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None but ourselves


by Vonnie Roudette

The importance of Emancipation Month is well recognized, but how effective are the celebrations in developing our consciousness as a free and independent people?

Did emancipation, in the true sense of the word, really take place, or did the passing of the Emancipation Act in 1833 merely signal the passage of the oppressed into a more politically correct presentation of oppression, into a modified system of slavery that would still serve the interests of the colonial powers?{{more}}

After the passing of the Act, indoctrination and inculcation of blacks continued through an altered employment strategy and through the education system of the Imperial Policy.

I recall a lecture three years ago where Barbadian writer, George Lamming said that: “Freedom cannot be given because that is where we start.” He stressed that we must be careful what we are celebrating because the people who passed the Emancipation Act did not have the victims’ interests at heart.

Lamming went on to explain the meaning of the word ‘emancipation’ which literally means ‘to take out of the hand’. Continuing with this metaphor of the hand as the imperial power, Lamming said that although enslaved people moved from being in the hand, emancipation represented their being taken out of the hand, but not out of control of the hand.

Emancipation celebrations, he said, should therefore celebrate the struggle to break the hand. He believes, as yet, we in the Caribbean have not broken the hand of imperialism.

If our focus on emancipation is to impact positively on our awareness, we should contemplate the immense struggle of its victims, a struggle expressed through artforms in the music of resistance; a language of resistance, the dialect; traditional mas – a physical expression of liberation and many other important skills of independence, notably natural farming and healing that sustained families and whole communities.

We should learn through reflecting on emancipation that history is constantly in the making by ordinary people, not by the authorities, but those engaged in the struggle for true liberation.

The hand of imperialism creates mass dependency through generating needs, fears and prejudices that destroy true cultures and inhibit cultural development. The same hand that oppressed ordinary people through slavery continued its agenda through an education system based on authoritarianism and subordination, which successfully inculcated many generations, but is failing a large proportion of today’s youth.

Modern cultural imperialism has overwhelmed us through the TV and in particular the American soap opera (which Lamming over 10 years ago claimed as being the main contributory factor to the erosion of authentic Caribbean culture). Economic imperialism is evident in the flooding of the market with imported goods that local producers cannot compete with and in export strategies dictated by industrialized countries.

We see slave owner, Willie Lynch’s predictions in 1712 that the control mechanisms of slavery would last for hundreds of years, manifested in our readiness to be engulfed by imported cultures, practices and ideas as we slavishly follow the development model of industrialized countries without contemplating the long- term effects on our fragile island environments and economies. We seem unable to take a different, yet obvious, longterm path to improve the quality of life for the whole society.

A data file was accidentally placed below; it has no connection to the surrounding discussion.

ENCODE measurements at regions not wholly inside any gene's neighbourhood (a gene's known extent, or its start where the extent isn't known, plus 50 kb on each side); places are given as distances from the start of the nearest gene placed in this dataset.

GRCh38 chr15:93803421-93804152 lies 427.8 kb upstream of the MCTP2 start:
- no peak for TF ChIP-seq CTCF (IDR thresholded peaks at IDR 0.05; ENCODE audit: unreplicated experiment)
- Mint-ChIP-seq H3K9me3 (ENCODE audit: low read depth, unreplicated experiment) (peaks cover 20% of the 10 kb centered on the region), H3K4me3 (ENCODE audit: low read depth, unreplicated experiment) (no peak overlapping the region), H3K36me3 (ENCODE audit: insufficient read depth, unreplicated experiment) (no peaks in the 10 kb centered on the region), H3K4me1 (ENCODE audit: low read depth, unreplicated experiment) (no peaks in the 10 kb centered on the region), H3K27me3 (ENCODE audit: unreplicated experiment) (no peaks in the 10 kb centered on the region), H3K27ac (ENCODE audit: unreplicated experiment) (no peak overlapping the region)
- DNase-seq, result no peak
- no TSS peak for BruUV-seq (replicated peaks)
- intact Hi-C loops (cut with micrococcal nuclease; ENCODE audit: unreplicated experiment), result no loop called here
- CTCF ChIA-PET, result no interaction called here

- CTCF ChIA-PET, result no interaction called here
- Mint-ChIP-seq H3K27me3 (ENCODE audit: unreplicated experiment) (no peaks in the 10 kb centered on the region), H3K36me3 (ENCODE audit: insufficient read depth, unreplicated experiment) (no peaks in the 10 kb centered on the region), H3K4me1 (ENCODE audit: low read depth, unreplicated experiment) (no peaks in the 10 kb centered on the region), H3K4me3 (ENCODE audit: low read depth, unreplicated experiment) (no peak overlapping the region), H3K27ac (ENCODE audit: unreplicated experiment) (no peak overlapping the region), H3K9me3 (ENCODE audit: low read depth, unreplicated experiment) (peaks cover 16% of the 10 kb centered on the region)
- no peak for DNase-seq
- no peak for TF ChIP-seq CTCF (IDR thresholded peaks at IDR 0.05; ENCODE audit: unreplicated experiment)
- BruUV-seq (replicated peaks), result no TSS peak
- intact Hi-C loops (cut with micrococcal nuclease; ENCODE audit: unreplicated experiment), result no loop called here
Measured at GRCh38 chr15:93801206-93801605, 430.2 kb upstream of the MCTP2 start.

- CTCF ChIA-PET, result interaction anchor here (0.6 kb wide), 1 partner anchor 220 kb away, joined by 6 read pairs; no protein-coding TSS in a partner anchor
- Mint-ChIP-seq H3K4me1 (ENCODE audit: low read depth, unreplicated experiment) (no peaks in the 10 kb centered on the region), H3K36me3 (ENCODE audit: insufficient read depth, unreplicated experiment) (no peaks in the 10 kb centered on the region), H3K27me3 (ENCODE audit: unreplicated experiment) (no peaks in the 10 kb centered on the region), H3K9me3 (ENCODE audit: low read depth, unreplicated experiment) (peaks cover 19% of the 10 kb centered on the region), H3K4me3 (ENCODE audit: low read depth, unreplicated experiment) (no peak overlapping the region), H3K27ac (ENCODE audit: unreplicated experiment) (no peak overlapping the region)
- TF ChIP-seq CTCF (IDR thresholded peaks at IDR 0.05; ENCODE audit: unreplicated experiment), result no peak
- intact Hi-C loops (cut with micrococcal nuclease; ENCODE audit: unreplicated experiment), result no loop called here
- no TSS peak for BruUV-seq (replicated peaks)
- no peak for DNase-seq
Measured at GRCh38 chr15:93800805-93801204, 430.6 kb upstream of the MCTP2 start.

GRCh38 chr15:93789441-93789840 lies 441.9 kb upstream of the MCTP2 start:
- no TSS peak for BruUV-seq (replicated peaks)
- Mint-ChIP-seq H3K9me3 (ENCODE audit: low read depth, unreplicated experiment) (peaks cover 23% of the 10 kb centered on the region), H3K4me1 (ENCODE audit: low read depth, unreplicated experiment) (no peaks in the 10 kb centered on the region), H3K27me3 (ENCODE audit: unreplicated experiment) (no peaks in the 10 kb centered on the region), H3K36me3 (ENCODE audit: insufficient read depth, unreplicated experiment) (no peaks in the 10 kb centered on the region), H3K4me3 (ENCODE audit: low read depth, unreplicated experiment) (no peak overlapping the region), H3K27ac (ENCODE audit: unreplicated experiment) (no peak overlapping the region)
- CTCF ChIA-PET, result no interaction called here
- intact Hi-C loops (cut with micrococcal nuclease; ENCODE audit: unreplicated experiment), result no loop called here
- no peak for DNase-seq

Independent thought and action, needed to follow that path, is generally deemed troublesome and unwelcome. What we need most – self-organization, creative thinking, fresh ideas and new hope – is eradicated in institutions that were established as conduits of imperialism.

In the words of Paolo Friere, a Brazilian educationalist: “It is incredible to see how black people were and continue to be so prevented from being”.

This is why Lamming warns us to be careful how we celebrate emancipation. True liberation that he defines as “a sense of spiritual connection to the landscape and an inner sense of independence as a manifestation of freedom” will become apparent first through the arts, concerned as they are with self-determination and a sense of being and identity.

Despite the agenda slave owners imposed 300 years ago, many of our ancestors rose with dignity through the humiliations of slavery. The power of the creative imagination to maintain mental freedom in adversity was the legacy they left us.

Celebration of emancipation should pay homage to this legacy constructed from their lived experiences and realities, as well as their African heritage.

This Emancipation Month we should ask ourselves: “Have we learned from the legacy of our fore-parents – would they be proud of us today?”

With our minds still in the grip of the hand of imperialism, maybe they would not. They may urge us to free ourselves by trusting our own experience, and to express it with conviction in what we do. As Bob Marley knew only too well “none but ourselves can free our minds.”